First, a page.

In 1964, the Rolling Stones' first, self-titled album was released in England. It contained one original tune -- a Mick Jagger/Keith Richards composition titled "Tell Me."

In 1969, The Band -- previously a backing group for Bob Dylan and Ronnie Hawkins, when it was known as the Hawks -- made its solo concert debut at the Winterland in San Francisco.

In 1970, Paul McCartney's first post-Beatles solo album -- "McCartney" -- was released as he publicly announced the end of the Beatles.

Also in 1970, Johnny Cash performed at the White House for President Nixon, who asked Cash to play "Okie from Muskogee," "A Boy Named Sue" and "Welfare Cadillac."

In 1971, "Joy to the World" ("Jeremiah was a bullfrog...") by Three Dog Night hit the top of the charts and became the bestselling single of 1971. It was written Hoyt Axton, whose mother Mae had written a No. 1 hit 15 years earlier, Elvis Presley's "Heartbreak Hotel." The Axtons were the only mother and son songwriters to both score No. 1 hits.

In 1974, Sha Na Na guitarist Vinnie Taylor died from a heroin overdose in a hotel room in Charlottesville, Va. He was 25.

In 1980, Bob Marley and the Wailers performed at the inauguration of Prime Minister Robert Mugabe in the new African nation of Zimbabwe.

In 1986, guitarist Stevie Ray Vaughan canceled his European tour. He feared reprisals against Americans from Libyan terrorists in the wake of the U.S. bombing of Libya two days earlier.

In 1991, songwriter Jack Yellen died at age 98. He wrote the lyrics for more than 130 popular songs -- including "Happy Days Are Here Again," "Rain Or Shine" and "Ain't She Sweet."

In 1993, several hundred youths rampaged in and outside Magic Mountain in Santa Clarita, Calif., after they couldn't get into a sold-out concert by rappers TLC and Paperboy. The incident prompted amusement park officials to announce there'd be no more rap concerts.

In 1995, R.E.M. announced the resumption of its world tour following drummer Bill Berry's recovery from surgery to repair a brain aneurysm.

In 1998, Linda McCartney died following a more than two-year battle with breast cancer. She was 56.


Today's musical quiz:

It's well known how the members of R.E.M. met in Athens, Ga., but do you know where lead singer Michael Stipe attended college before transferring to the University of Georgia? Answer: Southern Illinois University.

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(April 18)

Today's birthdays include Clarence "Gatemouth" Brown, who was born in 1924; Manfred Mann guitarist Mike Vickers in 1942 (age 61); Lenny Baker of Sha Na Na in 1946 (age 57); Alexander "Skip" Spence of Jefferson Airplane as well as Moby Grape, in 1946; and Les Pattinson, bassist with Echo and the Bunnymen, in 1958 (age 45).


Today's musical milestones:

In 1936, Gene Autry recorded "Back in the Saddle Again."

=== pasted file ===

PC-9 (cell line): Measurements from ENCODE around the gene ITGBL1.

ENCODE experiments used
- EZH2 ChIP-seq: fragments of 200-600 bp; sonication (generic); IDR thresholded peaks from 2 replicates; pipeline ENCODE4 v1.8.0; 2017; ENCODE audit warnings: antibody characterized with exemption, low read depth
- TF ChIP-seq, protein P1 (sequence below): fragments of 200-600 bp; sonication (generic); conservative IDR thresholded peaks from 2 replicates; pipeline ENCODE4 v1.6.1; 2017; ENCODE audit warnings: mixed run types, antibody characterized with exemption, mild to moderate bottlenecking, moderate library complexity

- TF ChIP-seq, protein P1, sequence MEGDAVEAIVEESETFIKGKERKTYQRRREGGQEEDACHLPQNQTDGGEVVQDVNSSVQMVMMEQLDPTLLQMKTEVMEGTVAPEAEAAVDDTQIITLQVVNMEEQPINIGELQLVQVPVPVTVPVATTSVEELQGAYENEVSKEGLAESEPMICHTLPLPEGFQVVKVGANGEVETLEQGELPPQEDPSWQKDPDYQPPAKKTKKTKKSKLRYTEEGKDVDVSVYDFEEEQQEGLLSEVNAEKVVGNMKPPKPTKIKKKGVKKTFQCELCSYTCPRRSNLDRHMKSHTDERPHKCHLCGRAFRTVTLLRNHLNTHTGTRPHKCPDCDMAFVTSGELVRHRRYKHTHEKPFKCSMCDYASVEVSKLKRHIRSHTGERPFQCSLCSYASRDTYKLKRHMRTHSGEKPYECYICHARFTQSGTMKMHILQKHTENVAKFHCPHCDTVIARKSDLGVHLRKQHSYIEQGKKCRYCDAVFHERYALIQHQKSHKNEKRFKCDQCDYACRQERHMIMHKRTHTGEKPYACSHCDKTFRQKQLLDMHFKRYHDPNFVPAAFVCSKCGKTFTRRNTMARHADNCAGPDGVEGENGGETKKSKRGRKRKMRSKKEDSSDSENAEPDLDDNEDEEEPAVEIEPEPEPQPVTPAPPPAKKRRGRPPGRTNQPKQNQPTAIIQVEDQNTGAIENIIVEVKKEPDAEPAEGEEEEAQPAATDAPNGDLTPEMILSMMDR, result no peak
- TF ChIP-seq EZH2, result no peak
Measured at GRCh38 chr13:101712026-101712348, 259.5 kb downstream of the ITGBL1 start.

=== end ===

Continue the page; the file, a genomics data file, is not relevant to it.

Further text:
In 1981, Yes broke up when drummer Alan White and bassist Chris Squire went into rehearsals with Led Zeppelin's Robert Plant and Jimmy Page for a new group that never materialized. Yes reunited in 1983.

In 1985, the first-ever Western pop album -- by Wham! -- was released in China.

In 1988, the murder trial began in Kingston, Jamaica, in the killing of reggae singer Peter Tosh.

In 1994, Mike Starr of Alice In Chains was sentenced to 30 days in a Houston jail after being convicted on drug possession charges.

In 1995, Michael Jackson and his wife, Lisa Marie Presley, hosted a three-day World Children's Congress at his Neverland Ranch in California.

Also in 1995, a Los Angeles judge appointed an administrator to manage Ruthless Records until a battle for control of the label founded by the late Eric "Eazy-E" Wright was resolved.

And in 1995, Pantera lead singer Phillip Anselmo apologized to the security guard he hit on the head during a June 1994 concert in Dairan, N.Y.

In 1997, Tupac Shakur's mother sued Death Row Records, claiming the label failed to pay royalties and also cheated her rap-artist son out of millions of dollars. Shakur had been gunned down by unknown assailants in September 1996.

In 1998, Bonnie Raitt kicked off the first leg of her "Fundamental" tour in San Diego, Calif.

In 2000, the male answer to VH1's Diva concert -- "Men Strike Back" -- featured Sting, the Backstreet Boys, Tom Jones, D'Angelo, Enrique Iglesias, Sisqo and Christina Aguilera. The show was taped at the Theater at Madison Square Garden in New York City.

In 2001, Bon Jovi launched its "One Wild Night 2001" Tour in Phoenix, Ariz.


Today's musical quiz:

What's Sisqo's real name? Answer: Sisqo was born Mark Andrews in Baltimore, Md.

Topics: Al Green, Alan White, Aretha Franklin, Art Garfunkel, Barbra Streisand, Bill Haley, Billy Joel, Bob Dylan, Bob Marley, Bobby Brown, Bonnie Raitt, Britney Spears, Burl Ives, Celine Dion, Christina Aguilera, Conan O'Brien, David Crosby, David Lee, David Lee Roth, David Letterman, Donnie Wahlberg, Dusty Springfield, Elian Gonzalez, Elton John, Elvis Presley, Enrique Iglesias, Gene Autry, George Michael, George Thorogood, Gloria Estefan, Glynn Turman, Herbie Hancock, Jennifer Lopez, Jimmy Page, Johnny Cash, Judy Collins, Keith Richards, Kid Rock, Kurt Cobain, LeAnn Rimes, Lisa Marie Presley, Loretta Lynn, Lou Reed, Louis Johnson, Madonna, Mariah Carey, Marilyn Manson, Michael Jackson, Michael Stipe, Mick Jagger, Natalie Cole, Neil Young, Nelson Mandela, Pete Townshend, Peter Gabriel, Phil Ramone, Quincy Jones, Robert Mugabe, Robert Plant, Roger Daltrey, Roger Miller, Shania Twain, Sonny Bono, Steven Seagal, Stevie Ray Vaughan, Stevie Wonder, Tina Turner, Tom Jones, Tom Petty, Tony Bennett, Vanessa Williams, Vince Gill, Wayne Lewis, Whitney Houston, Will Smith
© 2003 United Press International, Inc. All Rights Reserved. Any reproduction, republication, redistribution and/or modification of any UPI content is expressly prohibited without UPI's prior written consent.